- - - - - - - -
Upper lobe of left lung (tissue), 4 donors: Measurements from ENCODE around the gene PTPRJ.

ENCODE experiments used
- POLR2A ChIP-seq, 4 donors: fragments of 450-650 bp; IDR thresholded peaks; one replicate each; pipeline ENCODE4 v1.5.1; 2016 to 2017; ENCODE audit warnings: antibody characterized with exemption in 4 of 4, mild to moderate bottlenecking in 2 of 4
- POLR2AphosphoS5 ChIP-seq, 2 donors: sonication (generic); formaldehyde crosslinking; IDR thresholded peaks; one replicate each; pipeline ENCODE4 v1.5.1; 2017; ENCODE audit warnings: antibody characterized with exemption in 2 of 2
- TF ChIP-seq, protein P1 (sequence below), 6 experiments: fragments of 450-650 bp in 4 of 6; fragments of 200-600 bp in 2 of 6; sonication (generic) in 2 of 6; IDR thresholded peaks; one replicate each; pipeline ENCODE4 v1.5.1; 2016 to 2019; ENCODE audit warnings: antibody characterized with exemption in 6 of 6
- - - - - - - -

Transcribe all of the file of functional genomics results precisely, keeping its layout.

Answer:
Upper lobe of left lung (tissue), 4 donors: Measurements from ENCODE around the gene PTPRJ.

ENCODE experiments used
- POLR2A ChIP-seq, 4 donors: fragments of 450-650 bp; IDR thresholded peaks; one replicate each; pipeline ENCODE4 v1.5.1; 2016 to 2017; ENCODE audit warnings: antibody characterized with exemption in 4 of 4, mild to moderate bottlenecking in 2 of 4
- POLR2AphosphoS5 ChIP-seq, 2 donors: sonication (generic); formaldehyde crosslinking; IDR thresholded peaks; one replicate each; pipeline ENCODE4 v1.5.1; 2017; ENCODE audit warnings: antibody characterized with exemption in 2 of 2
- TF ChIP-seq, protein P1 (sequence below), 6 experiments: fragments of 450-650 bp in 4 of 6; fragments of 200-600 bp in 2 of 6; sonication (generic) in 2 of 6; IDR thresholded peaks; one replicate each; pipeline ENCODE4 v1.5.1; 2016 to 2019; ENCODE audit warnings: antibody characterized with exemption in 6 of 6